We mourn the loss of Harry Oberländer

We mourn the loss of Harry Oberländer

Foto: Alex Englert

We mourn the loss of our founding member Harry Oberländer, who died suddenly and unexpectedly at the age of 73.

We remember the poet, translator and literary mediator as a dedicated member who supported the new German PEN in word and deed with full conviction. He welcomed the founding of a »markedly rejuvenated PEN, for which the word ›diverse‹ is not an angry foreign word and which sees itself as a non-governmental organization for freedom of speech and publication and for the support of persecuted authors«, he wrote after the founding meeting of PEN Berlin, to which he had traveled from his home in Hesse.

Harry Oberländer was born in 1950 in Bad Karlshafen in northern Hesse and grew up in a time of politicization in schools. In 1969, during the student protests, he began studying sociology in Frankfurt am Main. There he met Daniel Cohn-Bendit and Joschka Fischer in the group “Revolutionärer Kampf” (revolutionary struggle), with whom he sought contact with the Opel car workers, the “revolutionary subjects” in Rüsselsheim. But their paths soon diverged again when Harry Oberländer decided against a political career in favor of (not least political) poetry, which he worked on until the end. In 1973 he was awarded the most important prize for young poets, the Leonce and Lena Prize.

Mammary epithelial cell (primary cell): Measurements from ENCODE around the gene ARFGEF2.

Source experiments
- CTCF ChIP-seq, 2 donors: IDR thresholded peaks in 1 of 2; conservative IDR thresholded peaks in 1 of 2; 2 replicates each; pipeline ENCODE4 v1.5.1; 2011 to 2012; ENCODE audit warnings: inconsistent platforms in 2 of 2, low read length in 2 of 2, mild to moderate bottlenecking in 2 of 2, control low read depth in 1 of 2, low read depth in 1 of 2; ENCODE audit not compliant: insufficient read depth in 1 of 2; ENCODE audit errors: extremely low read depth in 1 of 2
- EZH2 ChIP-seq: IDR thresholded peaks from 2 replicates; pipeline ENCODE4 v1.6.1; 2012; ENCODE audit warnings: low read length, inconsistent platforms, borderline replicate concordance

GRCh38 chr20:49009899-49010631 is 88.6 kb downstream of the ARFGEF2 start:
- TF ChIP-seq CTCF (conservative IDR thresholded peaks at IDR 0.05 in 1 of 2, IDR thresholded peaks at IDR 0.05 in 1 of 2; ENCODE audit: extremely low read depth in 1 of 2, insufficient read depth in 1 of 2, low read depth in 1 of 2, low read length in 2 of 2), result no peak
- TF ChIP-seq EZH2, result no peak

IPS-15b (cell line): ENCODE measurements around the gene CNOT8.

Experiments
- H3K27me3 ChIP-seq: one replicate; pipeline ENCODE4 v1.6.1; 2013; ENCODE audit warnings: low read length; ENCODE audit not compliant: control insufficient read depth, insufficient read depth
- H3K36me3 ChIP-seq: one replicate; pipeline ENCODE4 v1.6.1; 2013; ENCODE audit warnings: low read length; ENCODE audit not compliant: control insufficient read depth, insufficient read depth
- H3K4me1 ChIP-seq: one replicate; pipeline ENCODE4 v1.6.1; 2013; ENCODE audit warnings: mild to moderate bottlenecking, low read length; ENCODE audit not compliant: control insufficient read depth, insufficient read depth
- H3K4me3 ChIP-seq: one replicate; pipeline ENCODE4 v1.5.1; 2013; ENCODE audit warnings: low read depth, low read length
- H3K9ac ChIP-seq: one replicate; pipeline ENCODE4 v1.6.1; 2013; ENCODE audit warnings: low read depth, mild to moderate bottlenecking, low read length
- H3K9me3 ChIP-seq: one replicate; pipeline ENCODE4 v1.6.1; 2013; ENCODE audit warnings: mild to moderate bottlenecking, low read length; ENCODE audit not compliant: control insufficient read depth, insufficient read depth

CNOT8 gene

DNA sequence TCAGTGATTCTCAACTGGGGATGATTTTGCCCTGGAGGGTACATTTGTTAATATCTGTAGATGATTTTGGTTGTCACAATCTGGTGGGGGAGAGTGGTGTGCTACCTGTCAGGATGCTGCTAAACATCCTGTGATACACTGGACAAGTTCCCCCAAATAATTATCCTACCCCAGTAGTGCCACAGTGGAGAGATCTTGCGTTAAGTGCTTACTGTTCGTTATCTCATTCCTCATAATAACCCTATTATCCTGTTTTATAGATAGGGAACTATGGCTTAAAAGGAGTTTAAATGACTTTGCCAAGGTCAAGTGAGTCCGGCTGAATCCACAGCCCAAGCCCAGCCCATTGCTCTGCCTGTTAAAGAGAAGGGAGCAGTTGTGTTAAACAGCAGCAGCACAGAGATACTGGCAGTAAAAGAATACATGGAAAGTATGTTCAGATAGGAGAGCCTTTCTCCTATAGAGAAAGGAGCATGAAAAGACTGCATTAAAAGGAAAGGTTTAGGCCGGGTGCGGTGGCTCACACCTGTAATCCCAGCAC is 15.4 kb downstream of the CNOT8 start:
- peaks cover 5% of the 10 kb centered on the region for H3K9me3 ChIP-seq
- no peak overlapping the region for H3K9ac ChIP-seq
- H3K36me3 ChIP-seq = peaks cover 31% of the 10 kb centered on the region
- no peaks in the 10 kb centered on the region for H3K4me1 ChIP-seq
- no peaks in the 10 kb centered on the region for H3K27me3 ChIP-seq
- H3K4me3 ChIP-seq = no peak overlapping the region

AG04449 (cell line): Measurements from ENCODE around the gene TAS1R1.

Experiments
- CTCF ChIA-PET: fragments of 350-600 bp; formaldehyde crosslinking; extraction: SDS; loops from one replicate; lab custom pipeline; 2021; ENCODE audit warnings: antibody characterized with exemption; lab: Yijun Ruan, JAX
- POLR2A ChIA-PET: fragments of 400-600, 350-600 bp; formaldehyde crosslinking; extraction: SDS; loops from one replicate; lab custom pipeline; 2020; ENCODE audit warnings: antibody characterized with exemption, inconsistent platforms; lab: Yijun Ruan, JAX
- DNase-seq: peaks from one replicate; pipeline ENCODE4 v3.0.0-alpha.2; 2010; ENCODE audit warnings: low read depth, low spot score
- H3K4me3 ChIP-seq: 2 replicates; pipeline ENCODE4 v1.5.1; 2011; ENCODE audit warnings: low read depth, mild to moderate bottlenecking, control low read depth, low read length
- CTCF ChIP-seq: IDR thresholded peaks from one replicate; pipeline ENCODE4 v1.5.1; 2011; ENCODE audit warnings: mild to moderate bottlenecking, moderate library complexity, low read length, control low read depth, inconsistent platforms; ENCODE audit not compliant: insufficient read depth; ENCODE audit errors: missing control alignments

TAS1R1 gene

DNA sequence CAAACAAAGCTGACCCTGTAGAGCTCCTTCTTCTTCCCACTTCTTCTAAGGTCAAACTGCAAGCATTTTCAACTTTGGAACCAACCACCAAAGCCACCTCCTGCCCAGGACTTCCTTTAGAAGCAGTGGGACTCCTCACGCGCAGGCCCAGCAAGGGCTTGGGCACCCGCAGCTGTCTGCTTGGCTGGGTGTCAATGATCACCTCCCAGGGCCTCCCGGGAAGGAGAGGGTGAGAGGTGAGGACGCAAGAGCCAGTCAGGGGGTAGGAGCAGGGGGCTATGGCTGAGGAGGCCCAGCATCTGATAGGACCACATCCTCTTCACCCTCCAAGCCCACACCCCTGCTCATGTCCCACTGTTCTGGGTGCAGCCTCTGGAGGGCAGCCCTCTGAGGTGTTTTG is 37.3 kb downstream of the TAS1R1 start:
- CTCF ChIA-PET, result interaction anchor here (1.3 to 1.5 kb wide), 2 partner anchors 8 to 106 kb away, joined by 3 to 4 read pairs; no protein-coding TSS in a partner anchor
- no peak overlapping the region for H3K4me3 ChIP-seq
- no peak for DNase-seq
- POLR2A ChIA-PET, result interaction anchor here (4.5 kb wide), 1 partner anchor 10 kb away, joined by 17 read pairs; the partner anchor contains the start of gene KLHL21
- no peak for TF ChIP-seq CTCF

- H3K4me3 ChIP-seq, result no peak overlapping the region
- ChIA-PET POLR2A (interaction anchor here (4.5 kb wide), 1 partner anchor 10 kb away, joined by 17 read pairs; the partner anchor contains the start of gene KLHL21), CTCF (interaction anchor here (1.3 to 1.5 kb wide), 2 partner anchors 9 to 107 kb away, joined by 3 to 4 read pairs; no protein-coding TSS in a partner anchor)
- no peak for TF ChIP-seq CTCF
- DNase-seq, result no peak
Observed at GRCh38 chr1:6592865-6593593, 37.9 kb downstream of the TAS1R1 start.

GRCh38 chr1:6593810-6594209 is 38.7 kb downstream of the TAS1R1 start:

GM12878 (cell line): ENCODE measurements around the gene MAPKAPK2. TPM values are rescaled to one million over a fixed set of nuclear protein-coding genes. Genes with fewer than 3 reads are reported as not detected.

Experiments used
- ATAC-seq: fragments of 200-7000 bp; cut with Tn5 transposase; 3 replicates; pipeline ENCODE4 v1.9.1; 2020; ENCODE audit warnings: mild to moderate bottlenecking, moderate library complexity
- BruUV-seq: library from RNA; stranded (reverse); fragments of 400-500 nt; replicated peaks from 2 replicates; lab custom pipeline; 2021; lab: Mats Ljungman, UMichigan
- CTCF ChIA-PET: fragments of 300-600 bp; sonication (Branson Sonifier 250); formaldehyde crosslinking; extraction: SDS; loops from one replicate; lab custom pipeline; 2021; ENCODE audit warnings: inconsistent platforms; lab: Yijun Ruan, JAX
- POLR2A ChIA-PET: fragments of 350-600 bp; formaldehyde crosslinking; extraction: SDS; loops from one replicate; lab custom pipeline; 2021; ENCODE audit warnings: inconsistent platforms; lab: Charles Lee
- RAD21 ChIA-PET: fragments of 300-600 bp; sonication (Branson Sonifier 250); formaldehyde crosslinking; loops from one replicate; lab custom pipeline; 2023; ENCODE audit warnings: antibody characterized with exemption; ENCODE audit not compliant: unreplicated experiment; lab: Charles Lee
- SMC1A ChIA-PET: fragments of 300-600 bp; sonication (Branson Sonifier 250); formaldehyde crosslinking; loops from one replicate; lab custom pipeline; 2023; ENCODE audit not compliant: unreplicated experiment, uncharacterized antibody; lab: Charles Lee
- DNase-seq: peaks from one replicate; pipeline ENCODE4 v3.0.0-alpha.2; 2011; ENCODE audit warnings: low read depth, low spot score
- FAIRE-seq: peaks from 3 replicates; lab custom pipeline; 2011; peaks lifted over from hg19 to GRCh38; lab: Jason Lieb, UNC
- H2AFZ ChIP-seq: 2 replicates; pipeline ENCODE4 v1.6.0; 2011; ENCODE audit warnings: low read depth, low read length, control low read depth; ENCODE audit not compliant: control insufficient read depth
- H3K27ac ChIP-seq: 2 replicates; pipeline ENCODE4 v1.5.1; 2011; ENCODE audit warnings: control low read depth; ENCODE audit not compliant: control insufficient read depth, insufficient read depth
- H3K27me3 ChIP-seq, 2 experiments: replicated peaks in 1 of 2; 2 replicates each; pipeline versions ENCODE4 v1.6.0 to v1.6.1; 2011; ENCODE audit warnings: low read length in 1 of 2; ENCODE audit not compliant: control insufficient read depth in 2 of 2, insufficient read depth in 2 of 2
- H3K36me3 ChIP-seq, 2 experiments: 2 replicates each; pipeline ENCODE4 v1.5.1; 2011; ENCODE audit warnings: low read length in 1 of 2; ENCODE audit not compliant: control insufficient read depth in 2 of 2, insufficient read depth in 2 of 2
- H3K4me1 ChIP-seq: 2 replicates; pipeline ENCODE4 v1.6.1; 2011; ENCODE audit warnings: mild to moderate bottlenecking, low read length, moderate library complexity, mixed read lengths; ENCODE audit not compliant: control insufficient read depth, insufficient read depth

In 1985, together with the poet Paulus Böhmer, he founded the Frankfurt Literature Office, which later became the Hessian Literature Forum. When he was responsible for its program management between 2010 and 2016, it became a Frankfurt institution, and with his cheerfulness and humor he also brought greats of world literature such as Mircea Cărtărescu and J. M. Coetzee to the Main metropolis.

In »chronos krumlov«, his last volume of poetry from 2015, Harry Oberländer finally returned to what was dear to him, a poetry in which historical consciousness is inscribed: »father, what did the priest do / be quiet child, it’s about the war // mother, who took the priest / be quiet child, it’s about home and victory // father, where did they take him / be quiet child, to dachau in the dark of the night« reads the poem about »pater engelmar«. His Romanian-German friend Werner Söllner dedicated the poem »Der Logenschließer« to him, who was also an usher at the theater in the 1970s: »He opens for the theater and he steps / back into the dark.«

Harry Oberländer will be missed by all of us, his friends and his readers.

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